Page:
I’m a big fan of M. Night Shyamalan’s previous works, I even enjoyed Lady in the Water so it’s safe to say that I was looking forward to The Happening, his first R rated movie. There was a lot of promotion to the fact that it was Shyamalan’s first R rated movie, but after watching the movie you’re really got to wonder why it garnered such a rating. What’s ever more wondrous is how the movie was ever made in the first place. To say it was a disappointment would be a major understatement, to say it was terrible would just about hit the nail on its head.
The film opens in Central Park in New York City, where we come across a couple of women sitting on a bench reading a book and chit-chatting about where in the book they are. One of them hears what she thinks is a faint scream off in the distance, and asks her friend if she heard it. The friend starts to seem disoriented, having lost her place in the book she’s reading, and begins repeating herself. The other woman then looks up and sees everyone within view frozen in their tracks, and watches as her friend pulls what looks like a long knitting needle out of her hair, having been holding her hair up in a bun, and proceeds stick herself in the throat with it. From there we cut across the city and see people committing suicide en masse. This is probably the most chilling scene in the entire movie.
Cut to Philadelphia where we meet mild mannered science teacher Elliot Moore, played by Mark Wahlberg, and his friend Julian, a math teacher played by John Leguizamo. After having their school dismissed early, for what they believe to be a biological attack, the two friends decide to gather their families and head west by train. Elliot is joined by his wife Alma, played by Zooey Deschanel and Julian’s daughter Jess, played by Ashlyn Sanchez. Things rapidly get out of control as whatever is happening spreads throughout the Northeastern United States, eventually leaving our group stranded in some small community in Pennsylvania. How far will it spread and when will it end? No one knows.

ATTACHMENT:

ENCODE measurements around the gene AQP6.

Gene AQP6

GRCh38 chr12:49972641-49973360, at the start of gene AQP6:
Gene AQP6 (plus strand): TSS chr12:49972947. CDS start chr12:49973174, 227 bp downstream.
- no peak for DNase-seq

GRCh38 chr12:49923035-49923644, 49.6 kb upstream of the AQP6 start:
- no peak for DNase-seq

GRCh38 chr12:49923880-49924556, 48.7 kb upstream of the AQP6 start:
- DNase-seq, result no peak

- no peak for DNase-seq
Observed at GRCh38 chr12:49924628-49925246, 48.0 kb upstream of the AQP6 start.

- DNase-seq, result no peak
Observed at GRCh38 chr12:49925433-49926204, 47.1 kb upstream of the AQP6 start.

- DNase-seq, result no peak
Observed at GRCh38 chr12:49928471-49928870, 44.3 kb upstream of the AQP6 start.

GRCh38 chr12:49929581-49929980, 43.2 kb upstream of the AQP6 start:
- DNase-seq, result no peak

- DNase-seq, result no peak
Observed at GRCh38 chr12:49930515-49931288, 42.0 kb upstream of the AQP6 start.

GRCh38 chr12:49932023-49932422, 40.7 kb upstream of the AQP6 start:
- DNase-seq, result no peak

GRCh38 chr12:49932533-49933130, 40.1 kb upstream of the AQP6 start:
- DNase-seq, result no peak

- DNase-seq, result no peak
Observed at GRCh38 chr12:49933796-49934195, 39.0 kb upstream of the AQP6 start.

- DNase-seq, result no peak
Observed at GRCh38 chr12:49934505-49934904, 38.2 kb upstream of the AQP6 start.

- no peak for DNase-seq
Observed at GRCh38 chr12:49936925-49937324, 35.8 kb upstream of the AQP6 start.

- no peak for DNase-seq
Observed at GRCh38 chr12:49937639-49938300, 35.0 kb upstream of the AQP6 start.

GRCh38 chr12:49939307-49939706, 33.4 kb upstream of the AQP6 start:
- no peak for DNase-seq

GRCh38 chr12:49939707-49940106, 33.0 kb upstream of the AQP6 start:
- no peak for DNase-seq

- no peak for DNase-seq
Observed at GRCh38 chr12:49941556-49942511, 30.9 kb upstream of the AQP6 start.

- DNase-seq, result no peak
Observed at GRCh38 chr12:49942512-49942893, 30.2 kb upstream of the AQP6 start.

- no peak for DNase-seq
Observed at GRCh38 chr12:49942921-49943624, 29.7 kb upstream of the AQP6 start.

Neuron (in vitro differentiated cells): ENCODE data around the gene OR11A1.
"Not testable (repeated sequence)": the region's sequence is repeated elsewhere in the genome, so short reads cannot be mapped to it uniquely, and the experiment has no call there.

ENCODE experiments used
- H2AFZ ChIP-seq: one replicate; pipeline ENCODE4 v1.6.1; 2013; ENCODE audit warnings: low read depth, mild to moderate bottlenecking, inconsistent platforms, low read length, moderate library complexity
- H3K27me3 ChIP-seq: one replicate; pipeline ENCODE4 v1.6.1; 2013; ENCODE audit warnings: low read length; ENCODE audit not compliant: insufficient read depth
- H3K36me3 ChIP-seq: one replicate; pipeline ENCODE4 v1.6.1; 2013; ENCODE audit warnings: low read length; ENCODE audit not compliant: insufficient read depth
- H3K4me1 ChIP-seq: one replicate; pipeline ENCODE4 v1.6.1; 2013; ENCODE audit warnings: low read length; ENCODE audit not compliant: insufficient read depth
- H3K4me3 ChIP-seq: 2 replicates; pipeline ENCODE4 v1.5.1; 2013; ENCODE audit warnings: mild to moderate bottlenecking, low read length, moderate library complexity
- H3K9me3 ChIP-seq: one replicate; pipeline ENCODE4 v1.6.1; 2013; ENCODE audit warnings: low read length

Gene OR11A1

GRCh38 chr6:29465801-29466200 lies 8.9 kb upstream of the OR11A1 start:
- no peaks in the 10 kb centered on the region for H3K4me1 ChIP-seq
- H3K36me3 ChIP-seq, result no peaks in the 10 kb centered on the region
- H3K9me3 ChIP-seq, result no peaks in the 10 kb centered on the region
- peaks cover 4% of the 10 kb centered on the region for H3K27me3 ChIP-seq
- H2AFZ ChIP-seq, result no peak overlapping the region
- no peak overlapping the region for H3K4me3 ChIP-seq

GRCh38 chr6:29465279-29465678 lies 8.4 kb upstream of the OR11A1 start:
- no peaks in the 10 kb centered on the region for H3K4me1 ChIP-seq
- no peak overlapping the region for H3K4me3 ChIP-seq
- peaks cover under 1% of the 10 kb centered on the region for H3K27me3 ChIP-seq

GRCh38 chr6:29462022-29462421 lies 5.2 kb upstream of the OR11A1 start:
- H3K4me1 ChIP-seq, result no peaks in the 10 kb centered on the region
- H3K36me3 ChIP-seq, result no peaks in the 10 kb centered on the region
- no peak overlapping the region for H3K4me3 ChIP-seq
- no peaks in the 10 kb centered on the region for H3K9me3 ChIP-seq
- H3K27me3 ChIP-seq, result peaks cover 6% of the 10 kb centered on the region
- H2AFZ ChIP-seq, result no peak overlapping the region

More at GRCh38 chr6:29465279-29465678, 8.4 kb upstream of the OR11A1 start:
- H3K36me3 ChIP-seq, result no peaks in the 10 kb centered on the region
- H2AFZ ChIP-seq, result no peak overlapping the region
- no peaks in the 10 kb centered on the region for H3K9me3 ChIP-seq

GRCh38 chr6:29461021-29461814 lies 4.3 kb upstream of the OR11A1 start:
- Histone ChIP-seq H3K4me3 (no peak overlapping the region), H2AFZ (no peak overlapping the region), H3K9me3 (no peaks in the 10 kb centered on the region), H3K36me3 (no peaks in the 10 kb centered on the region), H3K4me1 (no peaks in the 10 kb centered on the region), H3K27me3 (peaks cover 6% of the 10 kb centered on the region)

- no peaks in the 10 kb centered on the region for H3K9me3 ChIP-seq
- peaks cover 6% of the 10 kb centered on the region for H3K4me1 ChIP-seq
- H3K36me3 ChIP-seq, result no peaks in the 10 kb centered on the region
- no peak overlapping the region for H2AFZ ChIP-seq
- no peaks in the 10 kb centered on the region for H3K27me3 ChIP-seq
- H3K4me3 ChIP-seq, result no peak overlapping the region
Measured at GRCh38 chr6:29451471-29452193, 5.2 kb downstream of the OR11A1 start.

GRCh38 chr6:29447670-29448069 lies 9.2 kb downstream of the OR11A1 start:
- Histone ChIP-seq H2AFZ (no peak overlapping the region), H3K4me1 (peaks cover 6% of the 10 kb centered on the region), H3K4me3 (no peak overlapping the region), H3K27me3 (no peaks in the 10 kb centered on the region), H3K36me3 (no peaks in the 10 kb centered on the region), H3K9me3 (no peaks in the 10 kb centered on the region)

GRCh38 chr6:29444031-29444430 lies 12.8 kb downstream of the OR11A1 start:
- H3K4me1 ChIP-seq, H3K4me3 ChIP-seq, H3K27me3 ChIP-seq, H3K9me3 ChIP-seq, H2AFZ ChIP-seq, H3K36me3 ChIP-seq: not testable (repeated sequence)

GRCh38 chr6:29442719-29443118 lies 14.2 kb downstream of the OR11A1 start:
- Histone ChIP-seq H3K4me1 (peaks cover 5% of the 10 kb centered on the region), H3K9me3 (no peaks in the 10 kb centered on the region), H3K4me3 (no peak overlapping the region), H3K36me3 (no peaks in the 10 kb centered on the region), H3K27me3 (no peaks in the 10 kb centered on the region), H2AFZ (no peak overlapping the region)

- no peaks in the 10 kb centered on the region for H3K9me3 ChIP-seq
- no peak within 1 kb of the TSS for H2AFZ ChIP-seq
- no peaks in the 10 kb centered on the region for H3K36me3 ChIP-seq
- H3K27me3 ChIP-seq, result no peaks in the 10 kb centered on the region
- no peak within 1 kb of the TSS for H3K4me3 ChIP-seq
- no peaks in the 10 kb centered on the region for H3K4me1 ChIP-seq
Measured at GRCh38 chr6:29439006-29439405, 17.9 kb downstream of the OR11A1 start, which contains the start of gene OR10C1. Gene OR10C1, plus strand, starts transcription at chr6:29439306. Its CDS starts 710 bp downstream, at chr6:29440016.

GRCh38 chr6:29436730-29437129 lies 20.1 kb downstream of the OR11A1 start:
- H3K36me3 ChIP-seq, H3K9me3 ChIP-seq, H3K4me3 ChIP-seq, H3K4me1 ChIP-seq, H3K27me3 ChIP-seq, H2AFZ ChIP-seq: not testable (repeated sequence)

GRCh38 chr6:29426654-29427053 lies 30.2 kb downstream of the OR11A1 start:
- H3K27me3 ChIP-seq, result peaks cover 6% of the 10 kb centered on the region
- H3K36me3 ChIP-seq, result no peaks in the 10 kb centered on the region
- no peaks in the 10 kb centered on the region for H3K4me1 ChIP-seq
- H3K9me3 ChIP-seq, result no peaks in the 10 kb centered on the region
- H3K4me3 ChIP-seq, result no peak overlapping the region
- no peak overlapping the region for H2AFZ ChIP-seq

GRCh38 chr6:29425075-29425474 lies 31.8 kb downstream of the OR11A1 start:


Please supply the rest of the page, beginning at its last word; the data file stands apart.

The Happening is slow-moving, as M. Night’s movies tend to be, but aside from one scene in an old house that actually gave me the creeps for a few moments, there is no payoff. You witness people dropping like flies, but there’s no real explanation as to why. Only a theory, and a weak one at that. You don’t have an emotional connection to any of the characters, so you don’t feel sympathetic when people die. At times you’ll find yourself laughing at the absurdity.
Perhaps the most damning thing about the film is the acting, which can be described as atrocious. Mark Wahlberg’s a decent actor, but this has to be one of his worst roles. The character comes across as extremely goofy and it’s as if Wahlberg is trying to hard to make him that way. Deschanel’s performance was so muted that at times you forgot she was even there. Leguizamo had probably the best performance, but it was short lived.
Going in, I was hopeful that this might actually turn out to be decent, being a Shyamalan movie and all. I hoped that maybe we’d be led on and then forced to do an about face with one of Shyamalan’s famous twists, sadly this was not the case. Unfortunately it’s as bad as people are saying.